• You can also use Windows PowerShell and GitHub command line interface to achieve the same results. Just go to the directory you want MonoGame to reside and use the following commands.
git clone
cd .\MonoGame
git submodule init
git submodule update

Most likely, after you experience the power and simplicity of XNA, you will want to make lots of games with it. So, we should better make a Visual Studio 2012 template for them. Luckily, MonoGame comes with these templates and all you need is to copy them to the correct place. Go to

C:\Users\[your username]\Documents\Visual Studio 2012\Templates\ProjectTemplates\Visual C#

and create a MonoGame directory. Then go to the place you downloaded the MonoGame project source, open ProjectTemplates and then VisualStudio2012. Copy everything in here to the directory you created before. If you do this right, the next time you open Visual Studio 2012 and click on New Project you will see a new MonoGame category under Visual C#. Well done. Double click on Windows Phone 8 Game to create your first XNA WP8 MonoGame game.

Linking to the MonoGame framework


The template is setup and you have created your solution. But it still does not know where you downloaded MonoGame itself! This is very easy to fix. Just follow these steps.

  • Right click on your solution
  • Choose Add -> Existing Project
  • Go to the directory your downloaded MonoGame
  • Open MonoGame.FrameWork
  • Choose MonoGame.Framework.WindowsPhone.csproj file
  • Click Open

Now you have added the MonoGame framework project to your solution,you need to reference it in your game.

  • Open References in your project in solution explorer
  • Delete the reference that has a yellow triangle named MonoGame.Framework.WindowsPhone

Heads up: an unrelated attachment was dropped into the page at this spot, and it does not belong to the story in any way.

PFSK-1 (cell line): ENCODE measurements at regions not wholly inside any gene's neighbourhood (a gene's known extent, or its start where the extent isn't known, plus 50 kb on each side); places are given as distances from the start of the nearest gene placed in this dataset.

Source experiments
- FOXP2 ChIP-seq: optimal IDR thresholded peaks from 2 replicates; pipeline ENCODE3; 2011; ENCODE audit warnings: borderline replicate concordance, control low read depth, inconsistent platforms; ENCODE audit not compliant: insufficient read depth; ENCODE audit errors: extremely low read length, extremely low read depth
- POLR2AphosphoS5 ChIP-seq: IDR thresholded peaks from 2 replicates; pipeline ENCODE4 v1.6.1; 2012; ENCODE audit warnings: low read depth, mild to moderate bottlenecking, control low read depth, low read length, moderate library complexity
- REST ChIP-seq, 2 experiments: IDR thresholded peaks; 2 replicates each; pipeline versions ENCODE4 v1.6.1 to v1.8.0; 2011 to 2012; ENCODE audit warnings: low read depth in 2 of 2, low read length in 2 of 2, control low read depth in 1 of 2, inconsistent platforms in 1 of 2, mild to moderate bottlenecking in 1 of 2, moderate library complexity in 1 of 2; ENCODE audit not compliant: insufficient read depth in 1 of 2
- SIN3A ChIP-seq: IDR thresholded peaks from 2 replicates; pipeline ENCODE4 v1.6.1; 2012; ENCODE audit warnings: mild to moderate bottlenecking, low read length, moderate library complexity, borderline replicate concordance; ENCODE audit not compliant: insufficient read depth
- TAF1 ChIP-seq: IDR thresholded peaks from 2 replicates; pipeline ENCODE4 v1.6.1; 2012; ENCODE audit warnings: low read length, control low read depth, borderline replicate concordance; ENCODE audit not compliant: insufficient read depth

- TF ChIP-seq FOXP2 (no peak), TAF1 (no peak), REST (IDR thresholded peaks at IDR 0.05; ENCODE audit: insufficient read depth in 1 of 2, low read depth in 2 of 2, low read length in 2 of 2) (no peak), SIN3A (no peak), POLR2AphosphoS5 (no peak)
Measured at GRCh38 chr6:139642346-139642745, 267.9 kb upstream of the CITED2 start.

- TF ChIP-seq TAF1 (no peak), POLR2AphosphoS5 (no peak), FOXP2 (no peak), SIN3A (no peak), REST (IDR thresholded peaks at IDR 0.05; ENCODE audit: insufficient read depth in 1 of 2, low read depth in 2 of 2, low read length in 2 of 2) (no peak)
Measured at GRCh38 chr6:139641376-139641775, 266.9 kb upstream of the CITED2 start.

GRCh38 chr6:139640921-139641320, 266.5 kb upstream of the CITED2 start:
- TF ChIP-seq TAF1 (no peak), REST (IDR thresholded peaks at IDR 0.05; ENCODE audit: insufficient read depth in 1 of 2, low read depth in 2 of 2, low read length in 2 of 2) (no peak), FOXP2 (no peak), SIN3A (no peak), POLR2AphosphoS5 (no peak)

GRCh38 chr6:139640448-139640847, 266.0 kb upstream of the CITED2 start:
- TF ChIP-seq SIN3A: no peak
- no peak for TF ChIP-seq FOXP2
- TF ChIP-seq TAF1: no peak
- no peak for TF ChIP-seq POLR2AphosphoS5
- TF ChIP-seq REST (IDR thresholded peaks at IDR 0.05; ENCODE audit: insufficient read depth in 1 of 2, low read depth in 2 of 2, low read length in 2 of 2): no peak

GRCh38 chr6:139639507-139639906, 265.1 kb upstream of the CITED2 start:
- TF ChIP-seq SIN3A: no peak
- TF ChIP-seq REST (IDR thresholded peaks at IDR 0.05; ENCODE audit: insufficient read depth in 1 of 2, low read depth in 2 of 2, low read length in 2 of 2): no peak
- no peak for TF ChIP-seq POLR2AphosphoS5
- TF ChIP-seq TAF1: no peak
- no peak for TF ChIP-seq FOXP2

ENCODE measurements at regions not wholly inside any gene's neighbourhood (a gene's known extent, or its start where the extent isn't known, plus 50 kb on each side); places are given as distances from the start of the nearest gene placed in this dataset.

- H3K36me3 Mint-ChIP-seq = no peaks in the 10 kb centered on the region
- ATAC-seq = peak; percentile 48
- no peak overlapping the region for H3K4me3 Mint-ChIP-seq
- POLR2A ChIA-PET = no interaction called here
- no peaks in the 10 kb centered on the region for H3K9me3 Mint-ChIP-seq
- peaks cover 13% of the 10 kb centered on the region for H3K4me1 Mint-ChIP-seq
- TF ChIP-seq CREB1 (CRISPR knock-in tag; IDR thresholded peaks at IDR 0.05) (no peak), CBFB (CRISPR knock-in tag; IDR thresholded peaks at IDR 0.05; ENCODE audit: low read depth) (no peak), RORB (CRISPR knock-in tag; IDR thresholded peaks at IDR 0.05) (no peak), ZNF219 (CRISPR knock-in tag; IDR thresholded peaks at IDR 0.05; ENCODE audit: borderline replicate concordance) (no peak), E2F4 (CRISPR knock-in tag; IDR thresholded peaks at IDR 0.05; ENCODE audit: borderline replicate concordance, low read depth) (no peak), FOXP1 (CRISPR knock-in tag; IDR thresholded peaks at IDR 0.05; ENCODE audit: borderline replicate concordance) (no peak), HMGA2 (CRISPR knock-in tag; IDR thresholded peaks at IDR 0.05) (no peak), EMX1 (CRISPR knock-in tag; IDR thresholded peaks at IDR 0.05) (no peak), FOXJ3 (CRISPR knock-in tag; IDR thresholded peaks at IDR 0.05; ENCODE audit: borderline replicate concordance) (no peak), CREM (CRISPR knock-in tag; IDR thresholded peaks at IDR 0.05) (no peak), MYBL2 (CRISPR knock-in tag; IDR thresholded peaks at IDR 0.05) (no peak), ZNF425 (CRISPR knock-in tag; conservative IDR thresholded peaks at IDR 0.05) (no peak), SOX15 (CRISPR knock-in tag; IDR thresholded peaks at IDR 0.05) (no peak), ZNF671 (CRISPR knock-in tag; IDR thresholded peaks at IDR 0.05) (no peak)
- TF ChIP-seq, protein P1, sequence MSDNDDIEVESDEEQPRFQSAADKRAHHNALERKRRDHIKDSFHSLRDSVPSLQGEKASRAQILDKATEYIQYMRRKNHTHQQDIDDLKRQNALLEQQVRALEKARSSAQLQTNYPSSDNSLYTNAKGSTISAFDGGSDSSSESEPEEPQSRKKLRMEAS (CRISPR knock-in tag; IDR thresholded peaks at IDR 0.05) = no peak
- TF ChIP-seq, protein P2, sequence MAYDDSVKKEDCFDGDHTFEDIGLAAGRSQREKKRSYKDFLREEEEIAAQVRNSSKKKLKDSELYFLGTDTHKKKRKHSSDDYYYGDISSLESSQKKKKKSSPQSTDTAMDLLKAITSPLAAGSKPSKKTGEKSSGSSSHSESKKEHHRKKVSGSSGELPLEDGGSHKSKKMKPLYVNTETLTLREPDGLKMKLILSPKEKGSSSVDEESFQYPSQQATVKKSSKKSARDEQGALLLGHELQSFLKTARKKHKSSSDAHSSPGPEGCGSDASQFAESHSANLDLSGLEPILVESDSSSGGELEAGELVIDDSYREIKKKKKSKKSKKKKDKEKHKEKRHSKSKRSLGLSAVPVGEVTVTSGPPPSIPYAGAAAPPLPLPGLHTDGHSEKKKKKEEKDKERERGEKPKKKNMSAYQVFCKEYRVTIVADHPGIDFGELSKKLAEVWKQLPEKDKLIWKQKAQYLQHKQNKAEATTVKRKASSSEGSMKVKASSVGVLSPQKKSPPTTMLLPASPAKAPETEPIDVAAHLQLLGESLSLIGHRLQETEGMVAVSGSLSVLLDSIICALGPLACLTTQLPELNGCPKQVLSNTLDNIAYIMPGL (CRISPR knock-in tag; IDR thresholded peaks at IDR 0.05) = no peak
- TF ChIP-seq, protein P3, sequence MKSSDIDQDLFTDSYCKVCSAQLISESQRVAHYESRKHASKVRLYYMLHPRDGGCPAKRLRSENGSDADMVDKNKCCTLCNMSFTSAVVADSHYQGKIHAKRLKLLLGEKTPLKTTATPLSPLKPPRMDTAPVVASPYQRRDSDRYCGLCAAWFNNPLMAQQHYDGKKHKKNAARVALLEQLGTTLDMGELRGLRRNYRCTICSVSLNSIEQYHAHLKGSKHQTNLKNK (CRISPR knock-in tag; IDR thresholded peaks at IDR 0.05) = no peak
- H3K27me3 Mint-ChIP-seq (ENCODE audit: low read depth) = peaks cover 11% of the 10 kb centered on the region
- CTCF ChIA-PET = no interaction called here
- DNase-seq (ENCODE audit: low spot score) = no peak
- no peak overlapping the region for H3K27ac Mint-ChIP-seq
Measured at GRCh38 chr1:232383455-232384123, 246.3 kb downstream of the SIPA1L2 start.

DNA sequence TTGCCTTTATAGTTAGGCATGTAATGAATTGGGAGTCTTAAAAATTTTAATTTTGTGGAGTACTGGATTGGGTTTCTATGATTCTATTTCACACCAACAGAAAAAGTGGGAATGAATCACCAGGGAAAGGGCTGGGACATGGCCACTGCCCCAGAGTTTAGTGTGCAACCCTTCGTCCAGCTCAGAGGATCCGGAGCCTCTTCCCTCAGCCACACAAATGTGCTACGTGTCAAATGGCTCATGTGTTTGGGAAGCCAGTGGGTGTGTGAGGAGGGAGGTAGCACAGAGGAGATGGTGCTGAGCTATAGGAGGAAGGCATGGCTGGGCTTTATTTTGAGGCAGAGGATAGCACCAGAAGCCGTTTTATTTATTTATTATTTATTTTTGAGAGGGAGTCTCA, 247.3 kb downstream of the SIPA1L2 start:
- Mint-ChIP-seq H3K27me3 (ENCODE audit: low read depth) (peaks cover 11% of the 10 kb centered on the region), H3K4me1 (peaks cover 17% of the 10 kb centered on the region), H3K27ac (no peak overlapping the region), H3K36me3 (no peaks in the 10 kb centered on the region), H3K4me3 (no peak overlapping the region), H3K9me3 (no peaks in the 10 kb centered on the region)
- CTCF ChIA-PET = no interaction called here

• Right click on References and choose Add Reference
  • Click on Projects
  • You should see the MonoGame.Framework project on the list. Tick the box next to it.
  • Click OK

Now MonoGame is added and linked to your game project.

Fixing minor issues


At this point, you might notice that the project has issues compiling and running. We need to fix a few minor things and we are set to go.

  • In the solution explorer, click on the Show All Files button.
  • Find Game1.cs, right click and choose Include in Project
  • Open GamePage.xaml
  • Change


  • Open GamePage.xaml.cs
  • Change
public partial class MainPage : PhoneApplicationPage


public partial class GamePage : PhoneApplicationPage


public MainPage()


public GamePage()
  • Finally open Properties -> WMAppManifest.xml in your game project and change the Navigation Page from MainPage.xaml to GamePage.xaml

At this point, you have a working XAML, XNA compatible, WP8 MonoGame game project that compiles and runs on the emulators and on awesome Nokia WP8 devices. Congratulations!

How about game content?


One of the many awesome features of XNA is its content pipeline. This allowed you to use many of the popular formats (png, jpg, wav, mp3, x and many more) in your games. The XNA content pipeline took all these files and created .xnb files which in turn could be drawn, played or rendered in your games on any of the supported platforms. For MonoGame, I have bad news and good news. The bad news are that a similar content pipeline is not available but the good news is that there is a pretty simple and straightforward workaround. All you have to do is follow these steps.

  • Create a new XNA project targeting WP 7.x.
  • Add all your content in the content project of the solution.
  • Build the solution.

At this point, you will have all the .xnb files ready to be used in your WP8 game. To make things easier and to avoid adding content files and changing their properties all the time, do the following.

  • Go to your WP8 project directory and create a new directory called Content.
  • Add this directory to your project.
  • Copy all your .xnb files from the bin directory of your WP7.x project into the Content directory of your WP8 project.
  • Add only one .xnb file in your WP8 project. Any one will do. Save everything.
  • Edit the vsproj file of your game project using your favourite text editor.